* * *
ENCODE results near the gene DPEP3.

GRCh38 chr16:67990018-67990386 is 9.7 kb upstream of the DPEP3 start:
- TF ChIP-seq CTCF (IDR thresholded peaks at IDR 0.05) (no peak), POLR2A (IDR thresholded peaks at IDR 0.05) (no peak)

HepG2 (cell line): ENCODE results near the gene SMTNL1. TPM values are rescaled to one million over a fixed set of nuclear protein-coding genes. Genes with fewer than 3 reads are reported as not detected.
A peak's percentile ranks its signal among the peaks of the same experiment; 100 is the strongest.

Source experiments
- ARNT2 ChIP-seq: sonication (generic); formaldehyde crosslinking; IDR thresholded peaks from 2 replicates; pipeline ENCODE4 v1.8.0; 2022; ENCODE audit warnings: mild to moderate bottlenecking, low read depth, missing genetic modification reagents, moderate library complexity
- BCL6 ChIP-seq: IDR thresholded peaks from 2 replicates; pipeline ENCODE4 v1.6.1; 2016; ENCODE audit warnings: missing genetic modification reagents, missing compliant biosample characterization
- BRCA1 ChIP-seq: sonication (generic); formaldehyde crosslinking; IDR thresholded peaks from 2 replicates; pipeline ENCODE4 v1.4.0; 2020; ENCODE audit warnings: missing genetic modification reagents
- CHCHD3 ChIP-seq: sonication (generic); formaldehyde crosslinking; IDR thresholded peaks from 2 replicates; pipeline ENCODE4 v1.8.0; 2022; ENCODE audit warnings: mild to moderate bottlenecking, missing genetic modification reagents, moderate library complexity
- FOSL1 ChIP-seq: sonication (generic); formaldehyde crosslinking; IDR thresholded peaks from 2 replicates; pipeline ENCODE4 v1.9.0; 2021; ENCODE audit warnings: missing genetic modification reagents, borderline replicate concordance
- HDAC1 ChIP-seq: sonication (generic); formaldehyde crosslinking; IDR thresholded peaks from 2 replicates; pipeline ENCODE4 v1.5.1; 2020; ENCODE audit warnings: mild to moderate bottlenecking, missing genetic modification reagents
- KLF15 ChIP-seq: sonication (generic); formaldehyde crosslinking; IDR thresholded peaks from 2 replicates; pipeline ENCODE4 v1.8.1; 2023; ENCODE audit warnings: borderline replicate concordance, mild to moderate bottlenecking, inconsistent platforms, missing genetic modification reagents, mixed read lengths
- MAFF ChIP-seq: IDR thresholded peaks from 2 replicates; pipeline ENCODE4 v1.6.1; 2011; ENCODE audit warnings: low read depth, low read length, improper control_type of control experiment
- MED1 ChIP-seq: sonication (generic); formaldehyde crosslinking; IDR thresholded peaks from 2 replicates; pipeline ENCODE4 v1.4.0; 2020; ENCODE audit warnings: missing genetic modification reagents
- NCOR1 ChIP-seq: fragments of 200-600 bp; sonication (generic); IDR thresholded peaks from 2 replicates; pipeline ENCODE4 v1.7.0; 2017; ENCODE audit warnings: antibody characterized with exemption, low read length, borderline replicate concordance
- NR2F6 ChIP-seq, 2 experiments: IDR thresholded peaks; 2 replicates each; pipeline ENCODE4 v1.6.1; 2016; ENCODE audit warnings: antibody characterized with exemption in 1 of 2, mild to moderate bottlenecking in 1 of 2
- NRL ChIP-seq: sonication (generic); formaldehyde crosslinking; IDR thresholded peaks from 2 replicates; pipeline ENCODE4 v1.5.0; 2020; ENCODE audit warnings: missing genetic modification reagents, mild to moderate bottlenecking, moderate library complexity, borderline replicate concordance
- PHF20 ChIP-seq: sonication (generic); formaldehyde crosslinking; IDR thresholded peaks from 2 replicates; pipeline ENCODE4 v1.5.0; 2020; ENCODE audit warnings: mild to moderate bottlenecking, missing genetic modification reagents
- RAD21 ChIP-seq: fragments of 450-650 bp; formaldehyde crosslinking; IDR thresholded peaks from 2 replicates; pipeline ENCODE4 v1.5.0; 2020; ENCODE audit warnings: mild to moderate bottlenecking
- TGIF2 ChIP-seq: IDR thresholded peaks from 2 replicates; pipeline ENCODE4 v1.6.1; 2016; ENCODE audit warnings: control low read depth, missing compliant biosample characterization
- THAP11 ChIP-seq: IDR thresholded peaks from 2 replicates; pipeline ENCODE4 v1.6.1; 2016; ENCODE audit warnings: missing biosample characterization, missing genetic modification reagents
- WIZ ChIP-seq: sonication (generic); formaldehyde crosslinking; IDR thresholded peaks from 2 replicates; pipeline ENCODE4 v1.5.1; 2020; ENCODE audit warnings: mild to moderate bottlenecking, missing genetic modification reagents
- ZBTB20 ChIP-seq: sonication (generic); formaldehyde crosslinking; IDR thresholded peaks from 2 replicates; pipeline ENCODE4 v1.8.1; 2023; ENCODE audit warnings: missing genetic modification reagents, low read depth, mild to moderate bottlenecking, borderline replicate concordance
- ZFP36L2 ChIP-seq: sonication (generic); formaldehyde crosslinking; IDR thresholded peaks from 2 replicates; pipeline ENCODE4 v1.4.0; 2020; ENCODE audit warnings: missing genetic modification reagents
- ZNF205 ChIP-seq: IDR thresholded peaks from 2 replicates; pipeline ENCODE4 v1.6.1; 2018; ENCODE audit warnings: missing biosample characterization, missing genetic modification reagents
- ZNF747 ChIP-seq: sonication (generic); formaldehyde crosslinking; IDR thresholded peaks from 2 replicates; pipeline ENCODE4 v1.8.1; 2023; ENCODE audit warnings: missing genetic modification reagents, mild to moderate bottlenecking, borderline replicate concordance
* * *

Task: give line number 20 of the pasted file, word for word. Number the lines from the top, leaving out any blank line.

- RAD21 ChIP-seq: fragments of 450-650 bp; formaldehyde crosslinking; IDR thresholded peaks from 2 replicates; pipeline ENCODE4 v1.5.0; 2020; ENCODE audit warnings: mild to moderate bottlenecking